Bennu’s landscape has also given NASA some nasty surprises. Prior to OSIRIS-REx’s launch, researchers expected the asteroid to have smooth, fine-grained “sandy beaches” on its surface. But once the spacecraft arrived, NASA learned that Bennu is actually covered with blocky boulders.
The terrain was far rougher than OSIRIS-REx had been designed for, so the engineering team had to update the spacecraft’s navigation software in the middle of the mission. To give this new software as much information to work with as possible, the OSIRIS-REx team mapped the asteroid’s entire surface to within two inches—by far the most detailed global map a spacecraft has made of another celestial body. “We really had to sharpen our pencils,” says Lockheed Martin’s Mark Fisher, OSIRIS-REx’s chief engineer.
Bringing it all back home
When Lockheed Martin engineers tested the deployment of OSIRIS-REx's Touch and Go Sample Acquisition Mechanism (TAGSAM), they used a helium balloon to simulate the microgravity environment the arm would experience in space.
While the team still needs to confirm a sample, data already collected by the spacecraft reveals that carbon-bearing molecules, necessary for life, are found all over Bennu’s surface, including the Nightingale sampling site. Researchers are already prepping labs around the world to study this material for clues to the origins of life in the solar system.
“Bennu has turned out to be everything I hoped it would be,” Lauretta says. “Scientifically, it’s literally pay dirt.”
Two earlier asteroid sampling missions, performed by Japan’s Hayabusa and Hayabusa2 spacecraft, paved the way for OSIRIS-REx. Hayabusa returned the world’s first asteroid sample in 2010, and Hayabusa2 will drop its cargo—a capsule filled with several grams of the asteroid Ryugu—from space into the Australian outback on December 6.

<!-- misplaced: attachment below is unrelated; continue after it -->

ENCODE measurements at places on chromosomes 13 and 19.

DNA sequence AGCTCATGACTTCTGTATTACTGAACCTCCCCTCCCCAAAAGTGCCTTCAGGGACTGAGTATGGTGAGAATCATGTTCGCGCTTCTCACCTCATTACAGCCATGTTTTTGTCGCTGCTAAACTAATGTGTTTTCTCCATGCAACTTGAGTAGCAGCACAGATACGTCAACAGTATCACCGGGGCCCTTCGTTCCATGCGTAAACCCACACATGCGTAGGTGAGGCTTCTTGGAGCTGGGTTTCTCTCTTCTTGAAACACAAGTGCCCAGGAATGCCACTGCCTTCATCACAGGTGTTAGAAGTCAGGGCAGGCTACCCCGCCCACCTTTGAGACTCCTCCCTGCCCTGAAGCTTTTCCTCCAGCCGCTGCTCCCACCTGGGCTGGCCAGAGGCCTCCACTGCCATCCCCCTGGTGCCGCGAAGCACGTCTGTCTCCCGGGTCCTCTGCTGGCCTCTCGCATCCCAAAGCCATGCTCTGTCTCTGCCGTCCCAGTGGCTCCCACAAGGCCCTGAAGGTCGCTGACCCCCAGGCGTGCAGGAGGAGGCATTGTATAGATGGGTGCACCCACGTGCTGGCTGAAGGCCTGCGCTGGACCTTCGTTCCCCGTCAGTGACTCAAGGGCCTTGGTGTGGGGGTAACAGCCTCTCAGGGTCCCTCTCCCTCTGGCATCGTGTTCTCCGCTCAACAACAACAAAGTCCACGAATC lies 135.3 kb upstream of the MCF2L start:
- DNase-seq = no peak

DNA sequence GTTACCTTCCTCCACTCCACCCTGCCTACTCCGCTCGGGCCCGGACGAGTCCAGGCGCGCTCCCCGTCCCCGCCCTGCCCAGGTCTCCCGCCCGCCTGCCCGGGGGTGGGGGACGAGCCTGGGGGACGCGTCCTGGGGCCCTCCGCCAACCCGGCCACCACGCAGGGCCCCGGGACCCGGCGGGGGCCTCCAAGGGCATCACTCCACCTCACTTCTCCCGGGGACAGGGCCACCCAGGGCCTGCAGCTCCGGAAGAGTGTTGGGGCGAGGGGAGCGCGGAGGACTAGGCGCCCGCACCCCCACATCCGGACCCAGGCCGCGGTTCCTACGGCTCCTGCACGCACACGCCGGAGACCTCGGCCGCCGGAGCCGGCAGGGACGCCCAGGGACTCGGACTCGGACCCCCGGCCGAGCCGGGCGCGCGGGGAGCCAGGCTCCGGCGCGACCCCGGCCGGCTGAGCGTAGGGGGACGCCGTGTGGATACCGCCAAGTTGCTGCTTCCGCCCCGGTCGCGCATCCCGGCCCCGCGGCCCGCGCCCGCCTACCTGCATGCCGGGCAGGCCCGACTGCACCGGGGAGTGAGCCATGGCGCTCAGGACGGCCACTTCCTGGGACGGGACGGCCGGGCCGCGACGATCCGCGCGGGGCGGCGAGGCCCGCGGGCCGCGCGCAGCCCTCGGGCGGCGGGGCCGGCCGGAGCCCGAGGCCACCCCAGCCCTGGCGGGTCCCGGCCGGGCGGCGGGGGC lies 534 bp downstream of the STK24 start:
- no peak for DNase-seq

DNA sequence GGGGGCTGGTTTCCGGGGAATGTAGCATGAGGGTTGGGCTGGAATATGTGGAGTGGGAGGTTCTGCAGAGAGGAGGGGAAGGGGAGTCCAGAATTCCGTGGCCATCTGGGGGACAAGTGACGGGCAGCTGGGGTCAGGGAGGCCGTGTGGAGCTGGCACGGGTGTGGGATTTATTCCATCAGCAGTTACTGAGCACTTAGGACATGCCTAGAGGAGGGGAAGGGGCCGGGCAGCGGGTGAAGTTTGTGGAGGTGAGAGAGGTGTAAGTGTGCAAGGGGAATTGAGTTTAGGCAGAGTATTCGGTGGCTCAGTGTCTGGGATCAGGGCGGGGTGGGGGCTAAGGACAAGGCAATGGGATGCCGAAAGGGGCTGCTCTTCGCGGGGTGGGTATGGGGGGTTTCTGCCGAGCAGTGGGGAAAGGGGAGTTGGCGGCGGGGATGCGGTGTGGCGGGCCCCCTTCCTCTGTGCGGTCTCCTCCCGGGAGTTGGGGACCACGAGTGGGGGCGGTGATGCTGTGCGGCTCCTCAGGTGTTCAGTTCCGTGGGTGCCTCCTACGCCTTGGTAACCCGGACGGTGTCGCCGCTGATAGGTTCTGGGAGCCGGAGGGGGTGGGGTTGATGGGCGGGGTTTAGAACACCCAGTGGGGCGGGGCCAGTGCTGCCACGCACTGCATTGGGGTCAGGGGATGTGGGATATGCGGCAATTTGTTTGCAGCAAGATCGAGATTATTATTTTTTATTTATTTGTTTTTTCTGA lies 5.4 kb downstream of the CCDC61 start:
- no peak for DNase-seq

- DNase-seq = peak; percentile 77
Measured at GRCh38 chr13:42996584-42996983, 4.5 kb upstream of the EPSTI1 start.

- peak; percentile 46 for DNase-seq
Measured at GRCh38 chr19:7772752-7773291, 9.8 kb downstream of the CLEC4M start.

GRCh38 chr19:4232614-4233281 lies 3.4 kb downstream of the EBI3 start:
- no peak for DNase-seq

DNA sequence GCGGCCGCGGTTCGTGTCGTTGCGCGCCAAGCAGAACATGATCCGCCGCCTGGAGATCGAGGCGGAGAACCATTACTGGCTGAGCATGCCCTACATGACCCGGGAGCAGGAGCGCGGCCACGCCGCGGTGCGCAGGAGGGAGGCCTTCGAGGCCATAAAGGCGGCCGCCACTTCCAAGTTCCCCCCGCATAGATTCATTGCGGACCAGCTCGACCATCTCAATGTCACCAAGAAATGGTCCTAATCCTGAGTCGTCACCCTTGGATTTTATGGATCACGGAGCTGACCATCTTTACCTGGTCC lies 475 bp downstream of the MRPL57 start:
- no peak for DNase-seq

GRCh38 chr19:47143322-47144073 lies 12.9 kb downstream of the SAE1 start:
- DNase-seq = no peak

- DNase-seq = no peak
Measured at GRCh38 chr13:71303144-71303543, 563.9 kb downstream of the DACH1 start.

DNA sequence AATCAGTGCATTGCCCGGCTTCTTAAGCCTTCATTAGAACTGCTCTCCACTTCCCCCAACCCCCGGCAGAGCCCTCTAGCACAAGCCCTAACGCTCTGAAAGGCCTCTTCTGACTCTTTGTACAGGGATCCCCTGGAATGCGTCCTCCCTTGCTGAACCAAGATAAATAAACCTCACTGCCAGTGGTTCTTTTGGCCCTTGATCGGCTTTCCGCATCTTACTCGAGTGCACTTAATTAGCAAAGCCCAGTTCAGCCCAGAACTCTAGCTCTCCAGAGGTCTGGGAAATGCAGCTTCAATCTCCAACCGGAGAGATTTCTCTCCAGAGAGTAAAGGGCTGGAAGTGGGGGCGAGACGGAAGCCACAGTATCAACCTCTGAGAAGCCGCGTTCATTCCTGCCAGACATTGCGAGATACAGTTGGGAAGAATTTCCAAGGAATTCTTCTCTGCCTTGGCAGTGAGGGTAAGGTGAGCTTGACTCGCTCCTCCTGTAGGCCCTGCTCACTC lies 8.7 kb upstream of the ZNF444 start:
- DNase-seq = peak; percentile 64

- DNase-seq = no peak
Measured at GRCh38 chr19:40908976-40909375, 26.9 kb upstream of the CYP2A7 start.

But these Japanese missions picked up only small amounts of fine-grained material. By contrast, OSIRIS-REx is designed to pick up as much as 4.4 pounds of material that ranges in size from tiny grains to two-centimeter-wide pebbles.
Jamie Elsila, a research scientist at NASA’s Goddard Space Flight Center in Greenbelt, Maryland, is interested in the amino acids—protein building blocks—that formed within Bennu’s dirt through abiotic chemical processes. Life on Earth uses 20 amino acids, but many more kinds have been found within meteorites that have fallen to the ground. Bennu’s pristine samples could shed light on which amino acids were present in the early solar system and how their proportions may have affected the origins of life on Earth.
Only the beginning
The successful TAG event is cause for relief, but the team is not ready to pop the champagne just yet. The next week and a half are crucial for checking whether OSIRIS-REx actually picked up material from Bennu as designed.
In the coming days, researchers will issue a command to make the spacecraft pirouette in place with its robotic arm extended. The more debris that the robotic arm picked up, the more force it will take to speed up OSIRIS-REx’s rotation, allowing researchers to estimate the sample haul to within a few grams. On October 30, Zurbuchen will decide whether OSIRIS-REx packages its sample to return to Earth, or turns back to Bennu for a second sampling attempt.
Future missions to other small, primordial worlds are already in the works, such as a planned flight to the metallic asteroid Psyche. Lockheed Martin, which hosts OSIRIS-REx’s mission control, is also building NASA’s upcoming Lucy spacecraft, which will launch in late 2021 to visit the Trojan asteroids orbiting alongside Jupiter.
These smallest of worlds can help solve the biggest cosmic mysteries, and like an impatient detective on the case of a lifetime, Lauretta is looking forward to seeing Bennu’s clues. “I cannot wait to get those samples,” he says. “We’re going to have so much fun.”